The vision for a multiple sclerosis center of excellence in central Illinois is coming into focus.
Can meditation improve body function? Which is better: walking a treadmill or aquatic exercise? Both questions may soon be the subject of separate medical studies involving multiple sclerosis. They were among the results of a unique event held last fall in East Peoria, in which more than 70 people living with multiple sclerosis and their caregivers were asked what kind of research they would like to see involving this potentially disabling disease of the brain and spinal cord.
“Patients provide a unique and valuable perspective to researchers that sometimes may be overlooked,” says Dr. Carl Asche, director of the Center for Outcomes Research at the University of Illinois College of Medicine at Peoria. “Fatigue, for example, is a major issue for people living with multiple sclerosis, and many people with MS are asking about non-pharmacological therapies—how they can improve their daily lives without the use of drugs.”
A Working Coalition
Dr. Asche and the College of Medicine have formed a coalition with the Central Illinois MS Council and the Illinois Neurological Institute’s Multiple Sclerosis Center to develop a patient-led research community. Each provides a unique perspective of the disease, from those who experience it firsthand to those who are on the healthcare frontlines and those adept at assembling research studies.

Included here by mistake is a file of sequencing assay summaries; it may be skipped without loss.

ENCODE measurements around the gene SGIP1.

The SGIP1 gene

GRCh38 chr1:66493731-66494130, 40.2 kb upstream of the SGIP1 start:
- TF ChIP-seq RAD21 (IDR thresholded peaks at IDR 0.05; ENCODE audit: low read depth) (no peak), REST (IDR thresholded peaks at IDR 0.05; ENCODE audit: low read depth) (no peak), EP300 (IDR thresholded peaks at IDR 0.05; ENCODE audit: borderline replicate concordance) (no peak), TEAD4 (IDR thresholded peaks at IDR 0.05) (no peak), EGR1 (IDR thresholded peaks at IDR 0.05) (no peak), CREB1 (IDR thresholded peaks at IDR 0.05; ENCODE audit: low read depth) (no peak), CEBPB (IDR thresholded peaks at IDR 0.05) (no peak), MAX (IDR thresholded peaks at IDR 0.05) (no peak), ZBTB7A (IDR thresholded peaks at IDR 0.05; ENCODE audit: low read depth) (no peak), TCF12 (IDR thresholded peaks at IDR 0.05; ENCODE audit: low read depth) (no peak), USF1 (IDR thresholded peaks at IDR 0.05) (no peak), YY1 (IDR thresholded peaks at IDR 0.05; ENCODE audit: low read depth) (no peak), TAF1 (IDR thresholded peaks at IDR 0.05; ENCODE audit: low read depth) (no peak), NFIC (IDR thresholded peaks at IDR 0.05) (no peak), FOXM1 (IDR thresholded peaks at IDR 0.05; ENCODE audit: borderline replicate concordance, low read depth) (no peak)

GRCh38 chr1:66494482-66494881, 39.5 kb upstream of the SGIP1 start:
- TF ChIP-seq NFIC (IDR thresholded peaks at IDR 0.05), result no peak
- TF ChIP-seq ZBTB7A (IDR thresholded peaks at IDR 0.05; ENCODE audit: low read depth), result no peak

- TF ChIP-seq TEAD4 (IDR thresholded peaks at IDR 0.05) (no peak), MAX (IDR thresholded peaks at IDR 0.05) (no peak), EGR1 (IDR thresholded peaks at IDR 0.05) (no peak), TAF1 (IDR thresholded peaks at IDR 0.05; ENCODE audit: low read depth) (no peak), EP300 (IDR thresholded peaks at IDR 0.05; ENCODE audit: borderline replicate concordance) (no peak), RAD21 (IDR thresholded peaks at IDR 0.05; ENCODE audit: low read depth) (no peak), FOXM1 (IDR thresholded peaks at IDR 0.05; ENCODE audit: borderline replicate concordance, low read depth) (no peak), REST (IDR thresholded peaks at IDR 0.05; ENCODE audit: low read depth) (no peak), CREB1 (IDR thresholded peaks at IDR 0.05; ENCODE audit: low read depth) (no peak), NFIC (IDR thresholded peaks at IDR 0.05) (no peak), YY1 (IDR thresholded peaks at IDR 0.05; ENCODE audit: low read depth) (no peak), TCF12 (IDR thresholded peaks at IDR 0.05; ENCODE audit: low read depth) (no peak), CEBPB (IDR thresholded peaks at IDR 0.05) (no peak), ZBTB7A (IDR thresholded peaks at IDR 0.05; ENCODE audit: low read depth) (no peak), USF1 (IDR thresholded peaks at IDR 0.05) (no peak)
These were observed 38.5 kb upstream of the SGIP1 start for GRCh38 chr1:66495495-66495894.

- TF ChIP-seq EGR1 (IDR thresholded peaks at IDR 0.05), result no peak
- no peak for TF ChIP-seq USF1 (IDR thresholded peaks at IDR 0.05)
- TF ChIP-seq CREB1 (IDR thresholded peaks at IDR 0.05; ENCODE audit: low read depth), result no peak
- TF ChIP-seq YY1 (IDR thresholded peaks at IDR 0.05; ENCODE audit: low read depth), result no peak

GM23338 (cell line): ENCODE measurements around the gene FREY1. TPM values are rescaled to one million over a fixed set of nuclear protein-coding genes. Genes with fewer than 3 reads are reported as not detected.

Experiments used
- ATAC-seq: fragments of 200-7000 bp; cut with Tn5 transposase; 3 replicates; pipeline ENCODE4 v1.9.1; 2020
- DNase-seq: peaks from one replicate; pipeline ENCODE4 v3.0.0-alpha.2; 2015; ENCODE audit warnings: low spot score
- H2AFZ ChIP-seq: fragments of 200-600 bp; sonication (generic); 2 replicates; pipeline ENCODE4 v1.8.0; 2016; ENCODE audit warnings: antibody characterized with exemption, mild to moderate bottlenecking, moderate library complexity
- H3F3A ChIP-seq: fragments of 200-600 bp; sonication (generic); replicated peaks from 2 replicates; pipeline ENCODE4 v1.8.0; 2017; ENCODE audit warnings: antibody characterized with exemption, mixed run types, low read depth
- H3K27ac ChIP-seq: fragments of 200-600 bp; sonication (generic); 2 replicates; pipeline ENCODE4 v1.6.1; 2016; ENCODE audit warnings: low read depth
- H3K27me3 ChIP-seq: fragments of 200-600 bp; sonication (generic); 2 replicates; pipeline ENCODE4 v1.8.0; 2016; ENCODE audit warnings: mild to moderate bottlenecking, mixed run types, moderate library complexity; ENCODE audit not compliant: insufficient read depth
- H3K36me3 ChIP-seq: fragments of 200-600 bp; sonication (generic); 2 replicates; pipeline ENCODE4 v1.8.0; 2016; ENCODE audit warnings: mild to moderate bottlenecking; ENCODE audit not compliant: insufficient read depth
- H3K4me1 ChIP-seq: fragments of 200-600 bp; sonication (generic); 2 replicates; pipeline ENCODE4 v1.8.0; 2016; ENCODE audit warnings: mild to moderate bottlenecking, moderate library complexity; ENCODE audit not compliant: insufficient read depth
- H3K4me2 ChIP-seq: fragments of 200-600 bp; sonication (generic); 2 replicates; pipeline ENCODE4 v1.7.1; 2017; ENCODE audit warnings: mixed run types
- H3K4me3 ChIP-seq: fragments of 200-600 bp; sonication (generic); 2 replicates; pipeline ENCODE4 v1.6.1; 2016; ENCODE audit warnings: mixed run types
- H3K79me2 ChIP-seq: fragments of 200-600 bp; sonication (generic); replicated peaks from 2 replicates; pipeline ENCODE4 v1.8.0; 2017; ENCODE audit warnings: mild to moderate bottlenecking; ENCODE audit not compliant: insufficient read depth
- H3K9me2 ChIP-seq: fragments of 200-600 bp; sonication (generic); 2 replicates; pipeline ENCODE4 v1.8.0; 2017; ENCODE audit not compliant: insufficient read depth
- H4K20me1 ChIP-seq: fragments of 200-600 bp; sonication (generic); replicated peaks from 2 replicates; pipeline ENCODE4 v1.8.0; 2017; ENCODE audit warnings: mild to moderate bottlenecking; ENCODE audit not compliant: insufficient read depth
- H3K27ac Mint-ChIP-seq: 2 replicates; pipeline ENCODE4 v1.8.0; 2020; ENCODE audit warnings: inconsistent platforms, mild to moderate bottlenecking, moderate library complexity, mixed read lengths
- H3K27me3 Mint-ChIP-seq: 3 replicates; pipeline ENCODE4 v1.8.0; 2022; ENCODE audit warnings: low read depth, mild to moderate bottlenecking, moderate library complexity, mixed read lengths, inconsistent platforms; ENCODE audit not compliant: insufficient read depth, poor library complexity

“This is something that’s never been done before with MS,” notes Dr. Bonnie Paris, who, with Dr. Asche, sought and received funding for the initiative, sponsored by the Patient Centered Outcomes Research Institute (PCORI) and the Central Illinois MS Council. Several research studies are already underway, and others are being planned that will put Peoria on the map for MS research.
Among those already underway is a new MS “flow sheet registry” to address communication gaps in current electronic medical records. New data collection fields, for example, would improve patient care by providing a better “snapshot” when assessing someone’s MS history and how the disease may be progressing.
“There is no cure for MS, so managing disease symptoms is vital to the quality of life,” explains Kimberly Cooley, research coordinator for the Illinois Neurological Institute’s Multiple Sclerosis Center, who is spearheading the flow sheet registry implementation. “With this tool, our care providers will be able to see over the course of several years a person’s motor assessments, medication use, relapses, side effects, Vitamin D levels, MRI results… and can be kind of a visual way—and a more efficient way—to see how patients are doing and treat them. We believe this will help us slow the progression of MS and reduce relapse rates.”